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UPDATE: On August 18, 2021 the EPA delivered their final ruling on chlorpyrifos, banning its use on food crops. Learn more here.

Chlorpyrifos graphic

Chlorpyrifos is a dangerous pesticide used in the U.S. and worldwide on staple crops like corn, wheat, soy, apples, citrus, and more. It is also widely used in recreational spaces like parks and golf courses.


What Is Chlorpyrifos?

Chlorpyrifos belongs to a class of pesticides known as organophosphates. Organophosphates were developed as nerve gas by Nazi Germany, when a scientist working on pesticides accidentally discovered one pesticide formulation’s neurotoxicity.

In March 2018, the EPA was required to make a decision on the proposed ban of chlorpyrifos. However, despite a 2016 EPA report linking chlorpyrifos to a number of health impacts (see below), the agency refused the ban. The decision baffled organizations and the public; it was unprecedented for the head of the EPA to stand against the agency’s own scientists.


The Health Concern

Starting in the late ’90s, certain chlorpyrifos-containing products, like some lawn care and insect sprays, were phased out because of associated health impacts. However, chlorpyrifos is still allowed for use on foods and on crops used as ingredients in personal care products, among other uses.

In 2016, the EPA issued a report that found evidence of issues with cognitive development in exposed children, including links to attention difficulties, autism, intelligence declines, problems with the working memory, and increased odds of tremors.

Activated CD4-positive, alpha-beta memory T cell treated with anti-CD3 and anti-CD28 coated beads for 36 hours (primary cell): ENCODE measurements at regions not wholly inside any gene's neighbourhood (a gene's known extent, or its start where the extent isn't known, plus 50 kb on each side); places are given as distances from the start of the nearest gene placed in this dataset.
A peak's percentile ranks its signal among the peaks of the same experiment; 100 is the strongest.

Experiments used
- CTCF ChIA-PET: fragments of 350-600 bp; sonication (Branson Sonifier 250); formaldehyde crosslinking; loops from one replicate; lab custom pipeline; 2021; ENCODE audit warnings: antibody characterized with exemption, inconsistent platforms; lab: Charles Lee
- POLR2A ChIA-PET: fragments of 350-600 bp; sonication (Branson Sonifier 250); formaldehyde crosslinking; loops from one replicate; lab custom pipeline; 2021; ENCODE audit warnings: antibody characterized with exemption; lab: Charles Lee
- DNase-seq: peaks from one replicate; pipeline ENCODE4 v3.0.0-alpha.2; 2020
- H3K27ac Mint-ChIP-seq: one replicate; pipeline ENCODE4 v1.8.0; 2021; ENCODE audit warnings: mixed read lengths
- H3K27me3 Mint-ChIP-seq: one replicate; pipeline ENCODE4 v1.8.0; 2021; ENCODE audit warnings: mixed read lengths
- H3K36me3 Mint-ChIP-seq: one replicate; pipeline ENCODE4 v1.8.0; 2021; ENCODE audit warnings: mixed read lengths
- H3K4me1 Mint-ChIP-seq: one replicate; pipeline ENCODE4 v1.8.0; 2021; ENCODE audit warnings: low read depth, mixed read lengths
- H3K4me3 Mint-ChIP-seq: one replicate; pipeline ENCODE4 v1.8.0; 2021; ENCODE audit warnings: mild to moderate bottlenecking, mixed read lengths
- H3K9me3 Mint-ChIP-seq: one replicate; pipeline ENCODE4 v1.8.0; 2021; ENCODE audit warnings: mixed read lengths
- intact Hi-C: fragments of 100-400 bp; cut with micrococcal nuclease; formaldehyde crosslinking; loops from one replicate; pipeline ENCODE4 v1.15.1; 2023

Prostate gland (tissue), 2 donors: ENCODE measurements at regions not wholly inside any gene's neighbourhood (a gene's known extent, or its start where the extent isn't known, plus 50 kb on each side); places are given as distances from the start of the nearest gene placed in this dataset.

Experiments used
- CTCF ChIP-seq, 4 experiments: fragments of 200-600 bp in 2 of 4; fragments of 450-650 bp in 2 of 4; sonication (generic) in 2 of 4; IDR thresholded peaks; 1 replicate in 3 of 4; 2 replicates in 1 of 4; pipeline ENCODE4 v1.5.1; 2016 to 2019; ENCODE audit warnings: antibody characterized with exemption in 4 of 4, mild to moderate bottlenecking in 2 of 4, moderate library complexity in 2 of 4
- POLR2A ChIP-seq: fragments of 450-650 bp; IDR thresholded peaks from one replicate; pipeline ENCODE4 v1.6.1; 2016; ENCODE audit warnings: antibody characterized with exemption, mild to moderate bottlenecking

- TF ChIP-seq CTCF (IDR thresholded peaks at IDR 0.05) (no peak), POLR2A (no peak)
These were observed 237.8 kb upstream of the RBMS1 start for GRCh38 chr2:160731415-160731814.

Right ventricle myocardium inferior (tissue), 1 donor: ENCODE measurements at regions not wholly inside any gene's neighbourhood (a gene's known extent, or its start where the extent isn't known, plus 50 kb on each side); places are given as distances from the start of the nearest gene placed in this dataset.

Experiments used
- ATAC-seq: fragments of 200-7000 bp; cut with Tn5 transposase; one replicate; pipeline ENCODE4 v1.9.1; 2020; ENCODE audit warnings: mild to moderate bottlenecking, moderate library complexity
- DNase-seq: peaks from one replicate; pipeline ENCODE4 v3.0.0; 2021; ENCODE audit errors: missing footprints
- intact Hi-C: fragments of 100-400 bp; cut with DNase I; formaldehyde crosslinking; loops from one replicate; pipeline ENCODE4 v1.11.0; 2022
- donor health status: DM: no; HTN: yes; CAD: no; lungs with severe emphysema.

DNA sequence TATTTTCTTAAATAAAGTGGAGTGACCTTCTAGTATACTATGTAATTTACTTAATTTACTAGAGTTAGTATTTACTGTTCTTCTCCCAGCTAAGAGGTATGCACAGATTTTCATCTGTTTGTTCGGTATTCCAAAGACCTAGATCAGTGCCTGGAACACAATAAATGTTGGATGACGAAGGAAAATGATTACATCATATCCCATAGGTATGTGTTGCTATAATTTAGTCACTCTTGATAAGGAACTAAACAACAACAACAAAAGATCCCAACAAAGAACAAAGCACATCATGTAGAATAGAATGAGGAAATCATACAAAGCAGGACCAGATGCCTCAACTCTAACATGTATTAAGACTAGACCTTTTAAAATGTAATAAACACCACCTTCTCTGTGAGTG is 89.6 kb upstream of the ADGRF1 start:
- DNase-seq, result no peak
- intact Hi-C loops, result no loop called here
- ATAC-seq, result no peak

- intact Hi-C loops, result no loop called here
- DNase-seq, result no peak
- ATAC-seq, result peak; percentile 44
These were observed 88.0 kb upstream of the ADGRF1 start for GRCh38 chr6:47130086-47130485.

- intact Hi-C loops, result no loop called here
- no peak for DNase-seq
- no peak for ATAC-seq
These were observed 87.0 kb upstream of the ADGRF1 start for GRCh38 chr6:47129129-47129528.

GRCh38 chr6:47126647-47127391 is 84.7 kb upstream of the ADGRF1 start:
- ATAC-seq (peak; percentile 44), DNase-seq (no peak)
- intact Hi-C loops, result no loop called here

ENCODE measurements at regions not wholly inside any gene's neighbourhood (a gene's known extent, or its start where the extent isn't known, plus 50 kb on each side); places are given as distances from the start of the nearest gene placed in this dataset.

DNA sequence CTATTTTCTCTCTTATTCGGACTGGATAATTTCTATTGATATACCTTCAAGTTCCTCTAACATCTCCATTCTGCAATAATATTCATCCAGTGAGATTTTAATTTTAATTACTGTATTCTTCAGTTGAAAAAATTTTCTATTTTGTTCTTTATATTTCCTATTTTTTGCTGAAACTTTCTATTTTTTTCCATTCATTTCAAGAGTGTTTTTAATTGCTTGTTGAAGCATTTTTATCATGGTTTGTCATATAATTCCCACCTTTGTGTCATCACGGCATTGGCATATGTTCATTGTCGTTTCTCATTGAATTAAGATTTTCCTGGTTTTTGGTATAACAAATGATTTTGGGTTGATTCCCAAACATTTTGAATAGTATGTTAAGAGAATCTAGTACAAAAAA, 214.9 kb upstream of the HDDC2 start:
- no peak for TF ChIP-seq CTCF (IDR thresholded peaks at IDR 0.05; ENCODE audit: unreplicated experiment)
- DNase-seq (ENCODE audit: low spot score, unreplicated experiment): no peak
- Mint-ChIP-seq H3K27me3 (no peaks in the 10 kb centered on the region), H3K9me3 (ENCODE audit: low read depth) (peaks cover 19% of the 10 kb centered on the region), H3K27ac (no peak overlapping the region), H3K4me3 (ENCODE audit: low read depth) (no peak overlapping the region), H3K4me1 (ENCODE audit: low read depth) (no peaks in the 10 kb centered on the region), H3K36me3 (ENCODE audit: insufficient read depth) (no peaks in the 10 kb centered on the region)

The report also found that the levels of chlorpyrifos that enter our bodies through everyday exposure are of concern. Because we’re already over-exposed from food, there is no safe level of chlorpyrifos in our drinking water.

In addition, the pesticide may be associated with cancer in farmworkers who handle pesticides, Parkinson’s disease from background exposure to organophosphates, and negative health effects in birds, aquatic animals, honeybees, and wildlife.

Farmworkers, the people who harvest and grow our food, are even more exposed to chlorpyrifos than the general public. Rural farming communities are also more exposed. One study found organophosphate pesticides in the blood and urine of almost 9 out of 10 babies born in rural communities. The majority of their moms were more exposed, too.


How to Avoid It
  • Shop organic. Organic foods are not sprayed with harmful chlorpyrifos or other high-risk pesticides.
  • If organic food is outside of your budget, wash conventional fruits and vegetables diligently. Learn which plants and vegetables are most likely to have the most pesticide residues to help you determine which foods are an organic-must.
  • Don’t forget the organic wine! Grapes are commonly sprayed with chlorpyrifos, so choose organic options.
  • Take your shoes off when you enter your home. Pesticide residue can be tracked into the home through shoes worn outside.
  • Choose organic cotton. Cotton is commonly sprayed with chlorpyrifos. Swap out linens like sheets for organic MADE SAFE certified sets.